http://www.squeakywheel.net
----------------------------
Between the Lines Q&A
A weekly column featuring progressive viewpoints
on national and international issues
under-reported in mainstream media
for release April 17, 2006
++++++++++++++++++++++++++++++

Immigrants in the U.S. Take
to the Streets to Demand Equality

Interview with David Bacon,
labor journalist,
conducted by Scott Harris

Listen in RealAudio:
http://www.btlonline.org/bacon041406.ram

As immigration reform legislation was debated in Congress, hundreds of
thousands of immigrants and their supporters have marched in cities from
coast to coast across America. Their large numbers -- half a million in
Chicago and estimates of a million in Los Angeles -- illustrated what's
at stake for the immigrant community if proposed laws are passed that
criminalize undocumented workers living in the United States.

The leading legislative proposals now before Congress deal with two main
paths to reform. The version passed by the House, sponsored by Ohio GOP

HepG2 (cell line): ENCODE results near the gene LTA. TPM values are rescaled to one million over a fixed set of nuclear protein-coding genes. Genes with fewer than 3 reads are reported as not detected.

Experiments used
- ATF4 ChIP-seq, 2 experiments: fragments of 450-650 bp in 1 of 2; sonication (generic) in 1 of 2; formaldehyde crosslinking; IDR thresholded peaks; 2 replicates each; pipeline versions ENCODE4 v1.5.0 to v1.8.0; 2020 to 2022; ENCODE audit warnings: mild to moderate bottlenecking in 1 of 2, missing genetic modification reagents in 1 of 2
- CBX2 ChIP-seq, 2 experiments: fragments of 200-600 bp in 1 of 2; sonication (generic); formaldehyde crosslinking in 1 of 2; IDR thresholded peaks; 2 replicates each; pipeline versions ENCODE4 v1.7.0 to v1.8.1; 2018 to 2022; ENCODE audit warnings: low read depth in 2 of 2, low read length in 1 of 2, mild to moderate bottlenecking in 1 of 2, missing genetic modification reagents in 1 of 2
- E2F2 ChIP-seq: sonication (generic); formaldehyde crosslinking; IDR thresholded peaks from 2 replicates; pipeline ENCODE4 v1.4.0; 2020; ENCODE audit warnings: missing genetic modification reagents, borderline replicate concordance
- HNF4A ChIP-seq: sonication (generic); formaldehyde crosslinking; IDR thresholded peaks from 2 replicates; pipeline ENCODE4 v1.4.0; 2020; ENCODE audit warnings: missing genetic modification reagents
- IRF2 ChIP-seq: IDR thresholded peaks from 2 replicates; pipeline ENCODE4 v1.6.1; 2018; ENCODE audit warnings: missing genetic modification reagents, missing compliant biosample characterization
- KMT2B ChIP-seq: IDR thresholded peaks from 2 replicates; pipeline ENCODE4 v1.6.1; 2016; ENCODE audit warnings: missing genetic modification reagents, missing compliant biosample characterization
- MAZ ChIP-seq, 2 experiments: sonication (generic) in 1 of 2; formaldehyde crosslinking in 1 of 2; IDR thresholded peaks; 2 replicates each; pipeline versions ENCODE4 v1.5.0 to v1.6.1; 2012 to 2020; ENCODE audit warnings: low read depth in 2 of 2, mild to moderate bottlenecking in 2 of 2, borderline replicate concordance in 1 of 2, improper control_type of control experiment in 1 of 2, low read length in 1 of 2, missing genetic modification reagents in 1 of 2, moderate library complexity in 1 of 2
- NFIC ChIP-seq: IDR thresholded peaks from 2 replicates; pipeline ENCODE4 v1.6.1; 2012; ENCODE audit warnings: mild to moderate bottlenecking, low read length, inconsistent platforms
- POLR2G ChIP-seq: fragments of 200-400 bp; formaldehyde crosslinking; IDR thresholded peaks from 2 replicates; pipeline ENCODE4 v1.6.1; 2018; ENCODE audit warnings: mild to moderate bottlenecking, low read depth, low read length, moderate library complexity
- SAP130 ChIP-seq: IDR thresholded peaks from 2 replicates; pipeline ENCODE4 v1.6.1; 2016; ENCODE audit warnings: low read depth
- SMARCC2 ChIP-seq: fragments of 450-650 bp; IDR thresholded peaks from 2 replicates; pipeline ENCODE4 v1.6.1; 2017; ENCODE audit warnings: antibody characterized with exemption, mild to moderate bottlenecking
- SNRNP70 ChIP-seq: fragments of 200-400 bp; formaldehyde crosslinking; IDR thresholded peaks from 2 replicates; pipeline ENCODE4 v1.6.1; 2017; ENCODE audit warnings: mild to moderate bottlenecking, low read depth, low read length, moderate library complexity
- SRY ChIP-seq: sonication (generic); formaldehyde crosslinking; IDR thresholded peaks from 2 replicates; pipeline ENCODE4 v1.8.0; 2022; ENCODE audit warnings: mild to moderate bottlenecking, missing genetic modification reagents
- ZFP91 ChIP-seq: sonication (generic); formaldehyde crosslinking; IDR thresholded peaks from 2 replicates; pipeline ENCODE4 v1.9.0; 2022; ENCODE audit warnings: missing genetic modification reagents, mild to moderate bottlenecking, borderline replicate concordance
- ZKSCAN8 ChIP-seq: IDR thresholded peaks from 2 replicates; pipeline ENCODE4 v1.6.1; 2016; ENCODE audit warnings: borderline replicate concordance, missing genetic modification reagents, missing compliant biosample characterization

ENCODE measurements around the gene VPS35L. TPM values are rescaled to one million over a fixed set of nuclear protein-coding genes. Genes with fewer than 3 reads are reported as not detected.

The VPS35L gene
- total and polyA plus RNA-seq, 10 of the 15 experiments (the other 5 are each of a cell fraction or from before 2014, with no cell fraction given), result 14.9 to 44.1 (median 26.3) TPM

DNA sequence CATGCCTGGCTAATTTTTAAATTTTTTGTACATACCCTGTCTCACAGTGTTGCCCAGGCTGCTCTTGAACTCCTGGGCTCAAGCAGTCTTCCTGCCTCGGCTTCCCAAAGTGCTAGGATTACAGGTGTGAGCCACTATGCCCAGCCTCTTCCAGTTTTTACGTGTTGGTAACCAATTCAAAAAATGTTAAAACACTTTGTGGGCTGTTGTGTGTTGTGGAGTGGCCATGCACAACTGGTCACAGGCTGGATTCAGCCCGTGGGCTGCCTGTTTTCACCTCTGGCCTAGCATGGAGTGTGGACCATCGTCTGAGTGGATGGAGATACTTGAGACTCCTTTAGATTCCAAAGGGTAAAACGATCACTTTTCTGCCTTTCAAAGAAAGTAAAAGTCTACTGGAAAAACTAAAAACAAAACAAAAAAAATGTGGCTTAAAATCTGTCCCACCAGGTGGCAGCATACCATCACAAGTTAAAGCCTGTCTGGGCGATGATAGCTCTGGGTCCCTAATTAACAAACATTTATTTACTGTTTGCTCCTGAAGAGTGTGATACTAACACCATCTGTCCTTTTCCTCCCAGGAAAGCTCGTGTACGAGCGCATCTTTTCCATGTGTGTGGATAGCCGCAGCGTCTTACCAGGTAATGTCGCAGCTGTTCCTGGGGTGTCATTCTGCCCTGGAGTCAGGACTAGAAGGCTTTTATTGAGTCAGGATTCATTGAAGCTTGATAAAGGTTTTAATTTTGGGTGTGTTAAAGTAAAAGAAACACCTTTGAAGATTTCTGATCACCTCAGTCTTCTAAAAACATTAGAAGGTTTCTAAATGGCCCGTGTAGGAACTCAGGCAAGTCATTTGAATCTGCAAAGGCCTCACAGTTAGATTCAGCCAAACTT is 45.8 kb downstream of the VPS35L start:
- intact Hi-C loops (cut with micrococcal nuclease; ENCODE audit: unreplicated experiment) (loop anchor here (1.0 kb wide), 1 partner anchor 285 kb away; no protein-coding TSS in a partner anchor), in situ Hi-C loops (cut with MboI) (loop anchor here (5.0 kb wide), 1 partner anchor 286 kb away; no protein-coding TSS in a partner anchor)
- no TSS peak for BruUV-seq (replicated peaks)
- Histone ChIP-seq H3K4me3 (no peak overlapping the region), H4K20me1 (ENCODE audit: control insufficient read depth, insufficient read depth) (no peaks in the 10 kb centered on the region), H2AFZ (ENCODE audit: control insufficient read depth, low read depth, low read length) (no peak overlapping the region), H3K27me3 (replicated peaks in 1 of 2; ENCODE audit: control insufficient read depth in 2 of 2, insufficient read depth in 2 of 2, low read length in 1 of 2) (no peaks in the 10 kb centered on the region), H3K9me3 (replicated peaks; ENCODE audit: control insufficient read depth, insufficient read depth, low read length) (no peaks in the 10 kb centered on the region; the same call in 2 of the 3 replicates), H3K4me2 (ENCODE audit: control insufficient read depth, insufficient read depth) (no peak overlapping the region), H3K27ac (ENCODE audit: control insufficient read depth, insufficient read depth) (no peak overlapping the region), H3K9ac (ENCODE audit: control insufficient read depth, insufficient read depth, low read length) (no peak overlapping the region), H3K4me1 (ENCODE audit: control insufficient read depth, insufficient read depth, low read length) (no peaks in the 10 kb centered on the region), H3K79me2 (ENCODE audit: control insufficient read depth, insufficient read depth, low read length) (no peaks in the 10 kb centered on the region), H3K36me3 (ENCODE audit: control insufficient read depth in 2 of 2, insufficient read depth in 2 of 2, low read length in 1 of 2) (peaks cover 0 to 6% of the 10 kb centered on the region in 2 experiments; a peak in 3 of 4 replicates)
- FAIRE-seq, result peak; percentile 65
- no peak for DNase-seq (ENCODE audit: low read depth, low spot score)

Rep. Sensenbrenner, takes a punitive approach by making undocumented
immigrants and those who assist them felons -- increasing employer
sanctions and border security -- but offers no provisions for
legalization. The Senate is considering a less draconian measure
sponsored by Senators John McCain of Arizona and Ted Kennedy of
Massachusetts that proposes a guest worker program and a process for
legalization.

Within this often emotional debate, strains of xenophobia can be seen in
groups like the Minutemen, whose volunteers -- criticized by many as
vigilantes -- patrol border areas without government sanction. Between
The Lines' Scott Harris spoke with labor journalist David Bacon, who
takes a look at the U.S. immigration debate and the winners and losers
among corporations and workers if provisions of some proposed reform
legislation are signed into law.

DAVID BACON: Since the late 1990s, large U.S. corporations got together
in a quite formal coalition called the "Central Worker Immigration
Coalition" and  began advocating the creation of guest worker programs.
These are programs that are kind of like the old "Bracero" program that